Sediment Reduction by Failing Structure Removal on Designated Trout Stream
(c) $3,000,000 the first year and $3,000,000 the second year are for nonpoint source pollution reduction and restoration grants to watershed districts, watershed management organizations, counties, and soil and water conservation districts for grants in addition to grants available under paragraphs (a) and (b) to keep water on the land and to protect, enhance, and restore water quality in lakes, rivers, and streams, and to protect groundwater and drinking water. The projects must be of long-lasting public benefit, include a local match, and be consistent with TMDL implementation plans or local water management plans. Up to five percent may be used for administering the grants. (2011 - Clean Water Assistance)
The Clean Water Fund will facilitate several phases of addressing all 20 structures. In phase I, a series of three structures on one landowner's property along Elim Creek, a sub watershed of Skunk Creek, will be removed and brook trout habitat restored to a 1/3 mile of prime trout stream on this site.During phase two, the remaining thirteen structures in the Skunk Creek watershed will be assessed by the multi-agency team resulting in an erosion control and habitat restoration plan for Skunk Creek Watershed. Finally, in phase three, engineering plans will be developed for erosion control measures on the three structures in the Deer Creek Watershed.
Surveys of three dam structures were completed. Livestock exclusion Fencing was constructed, stream restoration construction completed, and riparian buffer planted.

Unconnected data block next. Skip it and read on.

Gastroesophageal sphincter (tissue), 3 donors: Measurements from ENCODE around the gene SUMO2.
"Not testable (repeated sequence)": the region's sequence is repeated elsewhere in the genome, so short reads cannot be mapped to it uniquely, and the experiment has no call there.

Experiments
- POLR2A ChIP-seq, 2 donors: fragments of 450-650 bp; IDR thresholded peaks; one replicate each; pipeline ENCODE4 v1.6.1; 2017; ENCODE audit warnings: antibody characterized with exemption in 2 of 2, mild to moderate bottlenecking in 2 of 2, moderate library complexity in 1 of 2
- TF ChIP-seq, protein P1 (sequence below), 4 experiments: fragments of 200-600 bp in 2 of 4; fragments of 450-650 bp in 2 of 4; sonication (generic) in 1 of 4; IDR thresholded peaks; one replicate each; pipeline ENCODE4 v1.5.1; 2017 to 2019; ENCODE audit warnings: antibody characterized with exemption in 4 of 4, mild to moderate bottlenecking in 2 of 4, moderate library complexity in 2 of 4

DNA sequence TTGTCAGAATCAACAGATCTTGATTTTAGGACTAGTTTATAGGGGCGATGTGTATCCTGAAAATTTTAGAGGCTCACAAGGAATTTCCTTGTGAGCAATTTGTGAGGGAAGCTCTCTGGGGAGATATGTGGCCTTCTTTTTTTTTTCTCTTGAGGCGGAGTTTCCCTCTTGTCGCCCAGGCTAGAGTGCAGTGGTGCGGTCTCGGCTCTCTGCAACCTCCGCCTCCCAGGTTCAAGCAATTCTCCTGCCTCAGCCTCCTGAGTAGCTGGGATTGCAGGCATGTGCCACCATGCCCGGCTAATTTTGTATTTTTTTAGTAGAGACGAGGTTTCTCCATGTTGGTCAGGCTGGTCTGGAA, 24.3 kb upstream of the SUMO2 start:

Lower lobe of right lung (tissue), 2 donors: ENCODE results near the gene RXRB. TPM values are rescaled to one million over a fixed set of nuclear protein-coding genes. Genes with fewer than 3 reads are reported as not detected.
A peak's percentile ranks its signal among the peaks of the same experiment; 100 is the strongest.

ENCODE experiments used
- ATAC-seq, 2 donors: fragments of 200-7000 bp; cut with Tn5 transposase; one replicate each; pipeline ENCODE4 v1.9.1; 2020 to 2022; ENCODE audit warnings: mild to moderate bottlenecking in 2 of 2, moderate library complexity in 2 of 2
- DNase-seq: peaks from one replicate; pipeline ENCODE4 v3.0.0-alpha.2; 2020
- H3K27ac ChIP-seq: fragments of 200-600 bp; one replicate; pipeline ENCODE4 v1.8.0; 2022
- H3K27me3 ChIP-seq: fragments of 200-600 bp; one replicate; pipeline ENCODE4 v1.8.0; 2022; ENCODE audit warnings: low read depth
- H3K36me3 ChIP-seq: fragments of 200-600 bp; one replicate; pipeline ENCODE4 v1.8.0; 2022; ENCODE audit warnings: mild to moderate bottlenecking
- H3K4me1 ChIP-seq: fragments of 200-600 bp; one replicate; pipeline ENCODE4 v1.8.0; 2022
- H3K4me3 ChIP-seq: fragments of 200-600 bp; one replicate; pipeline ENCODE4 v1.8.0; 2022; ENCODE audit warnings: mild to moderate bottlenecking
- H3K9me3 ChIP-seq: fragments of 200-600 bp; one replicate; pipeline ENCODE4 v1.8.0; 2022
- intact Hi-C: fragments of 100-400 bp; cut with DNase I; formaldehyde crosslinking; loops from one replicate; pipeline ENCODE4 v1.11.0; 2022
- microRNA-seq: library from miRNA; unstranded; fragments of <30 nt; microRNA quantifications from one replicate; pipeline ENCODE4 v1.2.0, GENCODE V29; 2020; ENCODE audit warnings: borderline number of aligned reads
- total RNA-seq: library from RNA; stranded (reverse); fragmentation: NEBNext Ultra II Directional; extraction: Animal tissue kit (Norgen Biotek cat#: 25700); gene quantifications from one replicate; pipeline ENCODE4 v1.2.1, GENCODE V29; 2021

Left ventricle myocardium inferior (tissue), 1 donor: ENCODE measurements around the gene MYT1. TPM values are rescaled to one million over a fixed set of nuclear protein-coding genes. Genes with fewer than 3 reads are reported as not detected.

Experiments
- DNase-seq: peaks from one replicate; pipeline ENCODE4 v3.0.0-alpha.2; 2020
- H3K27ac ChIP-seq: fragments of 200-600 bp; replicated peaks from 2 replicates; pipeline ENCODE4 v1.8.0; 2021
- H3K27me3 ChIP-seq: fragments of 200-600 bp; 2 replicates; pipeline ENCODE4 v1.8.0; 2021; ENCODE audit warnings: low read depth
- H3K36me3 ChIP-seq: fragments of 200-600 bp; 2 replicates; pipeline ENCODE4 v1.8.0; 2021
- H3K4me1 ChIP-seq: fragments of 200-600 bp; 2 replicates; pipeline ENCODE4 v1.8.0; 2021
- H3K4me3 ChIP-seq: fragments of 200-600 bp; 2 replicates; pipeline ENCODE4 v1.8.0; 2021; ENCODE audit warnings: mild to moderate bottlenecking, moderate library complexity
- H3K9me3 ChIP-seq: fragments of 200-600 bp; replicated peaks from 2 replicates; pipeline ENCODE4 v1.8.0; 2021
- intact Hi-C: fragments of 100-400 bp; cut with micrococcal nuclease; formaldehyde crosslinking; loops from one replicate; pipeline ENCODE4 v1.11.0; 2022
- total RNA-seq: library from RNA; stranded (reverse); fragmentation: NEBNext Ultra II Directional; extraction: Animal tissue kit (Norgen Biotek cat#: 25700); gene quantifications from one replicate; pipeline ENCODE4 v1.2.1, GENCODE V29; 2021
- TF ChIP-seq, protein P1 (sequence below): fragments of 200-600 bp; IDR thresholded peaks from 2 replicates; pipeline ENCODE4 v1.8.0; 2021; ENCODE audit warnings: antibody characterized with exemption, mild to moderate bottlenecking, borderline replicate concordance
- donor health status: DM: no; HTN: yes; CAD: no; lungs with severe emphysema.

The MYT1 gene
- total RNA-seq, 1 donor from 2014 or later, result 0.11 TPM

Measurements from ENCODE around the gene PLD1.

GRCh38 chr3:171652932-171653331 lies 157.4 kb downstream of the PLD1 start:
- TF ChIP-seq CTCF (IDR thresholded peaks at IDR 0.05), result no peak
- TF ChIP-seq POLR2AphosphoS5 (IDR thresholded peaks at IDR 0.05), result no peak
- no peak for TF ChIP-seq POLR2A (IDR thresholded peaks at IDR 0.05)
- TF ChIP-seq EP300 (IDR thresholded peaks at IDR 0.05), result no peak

The Red Clay Project was a 1970's era project that encompassed watersheds in Northeast Minnesota and Northern Wisconsin draining to Lake Superior. In Minnesota, efforts focused on sediment retention structures in two subwatersheds of the Nemadji River Basin in Carlton County. Sixteen structures were constructed in the Skunk Creek Watershed and four structures were constructed in the Deer Creek Watershed. The design life of these structures was 10-25 years depending on the specific project and the design life has now been exceeded. Three of the four structure sites in the Deer Creek watershed were assessed by a multi-agency team which found failed metal pipes and, in one case, a breached structure. Soil loss from this breached structure site is approximately 8775 tons, and will continue to increase as the channel seeks to stabilize itself. Potential soil loss from 2 other sites where the metal pipes are rusted out is 3,900 tons.